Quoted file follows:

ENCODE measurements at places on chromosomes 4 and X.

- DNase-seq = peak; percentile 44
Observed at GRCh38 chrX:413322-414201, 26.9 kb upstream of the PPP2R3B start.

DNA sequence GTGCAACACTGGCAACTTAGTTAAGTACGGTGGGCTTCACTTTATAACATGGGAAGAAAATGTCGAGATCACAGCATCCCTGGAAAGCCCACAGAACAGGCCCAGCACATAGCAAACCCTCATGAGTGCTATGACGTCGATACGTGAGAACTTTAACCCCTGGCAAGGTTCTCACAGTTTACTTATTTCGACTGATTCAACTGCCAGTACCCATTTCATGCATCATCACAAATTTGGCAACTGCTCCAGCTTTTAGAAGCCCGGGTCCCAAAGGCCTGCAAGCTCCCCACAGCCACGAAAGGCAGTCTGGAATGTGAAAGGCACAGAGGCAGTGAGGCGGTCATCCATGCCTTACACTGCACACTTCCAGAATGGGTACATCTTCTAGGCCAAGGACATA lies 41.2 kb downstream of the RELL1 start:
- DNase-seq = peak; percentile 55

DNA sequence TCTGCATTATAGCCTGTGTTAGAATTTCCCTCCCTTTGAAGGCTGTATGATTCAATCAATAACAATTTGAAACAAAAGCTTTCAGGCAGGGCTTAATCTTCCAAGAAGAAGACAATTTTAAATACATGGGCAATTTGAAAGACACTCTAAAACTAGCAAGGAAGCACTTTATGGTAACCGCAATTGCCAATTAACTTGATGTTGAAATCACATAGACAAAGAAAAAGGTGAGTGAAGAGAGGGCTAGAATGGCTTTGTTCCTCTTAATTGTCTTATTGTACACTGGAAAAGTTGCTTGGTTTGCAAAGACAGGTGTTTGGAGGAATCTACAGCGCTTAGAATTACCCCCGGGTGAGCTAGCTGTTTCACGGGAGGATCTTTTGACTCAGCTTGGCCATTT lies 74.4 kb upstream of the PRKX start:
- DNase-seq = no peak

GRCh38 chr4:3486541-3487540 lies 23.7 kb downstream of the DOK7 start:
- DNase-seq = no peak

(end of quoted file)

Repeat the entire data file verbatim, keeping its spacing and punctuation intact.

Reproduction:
ENCODE measurements at places on chromosomes 4 and X.

- DNase-seq = peak; percentile 44
Observed at GRCh38 chrX:413322-414201, 26.9 kb upstream of the PPP2R3B start.

DNA sequence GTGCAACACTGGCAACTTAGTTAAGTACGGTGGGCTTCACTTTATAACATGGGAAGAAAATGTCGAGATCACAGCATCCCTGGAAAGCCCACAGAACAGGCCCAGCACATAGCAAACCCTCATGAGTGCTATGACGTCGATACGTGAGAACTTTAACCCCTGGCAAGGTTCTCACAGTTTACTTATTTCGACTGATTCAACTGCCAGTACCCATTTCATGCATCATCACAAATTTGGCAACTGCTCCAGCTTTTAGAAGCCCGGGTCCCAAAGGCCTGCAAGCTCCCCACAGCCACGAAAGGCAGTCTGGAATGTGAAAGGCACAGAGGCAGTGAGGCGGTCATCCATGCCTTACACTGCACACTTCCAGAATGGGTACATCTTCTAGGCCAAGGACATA lies 41.2 kb downstream of the RELL1 start:
- DNase-seq = peak; percentile 55

DNA sequence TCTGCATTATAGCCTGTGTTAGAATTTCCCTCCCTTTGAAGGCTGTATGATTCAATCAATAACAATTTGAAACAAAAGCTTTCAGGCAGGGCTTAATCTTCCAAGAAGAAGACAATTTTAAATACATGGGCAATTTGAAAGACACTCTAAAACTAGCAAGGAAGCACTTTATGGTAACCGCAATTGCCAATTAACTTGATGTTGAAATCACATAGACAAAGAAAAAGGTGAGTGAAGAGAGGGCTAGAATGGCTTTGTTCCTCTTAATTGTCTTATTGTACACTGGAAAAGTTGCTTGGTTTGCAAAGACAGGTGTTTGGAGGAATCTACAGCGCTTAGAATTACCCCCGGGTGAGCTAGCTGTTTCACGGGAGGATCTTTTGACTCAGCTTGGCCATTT lies 74.4 kb upstream of the PRKX start:
- DNase-seq = no peak

GRCh38 chr4:3486541-3487540 lies 23.7 kb downstream of the DOK7 start:
- DNase-seq = no peak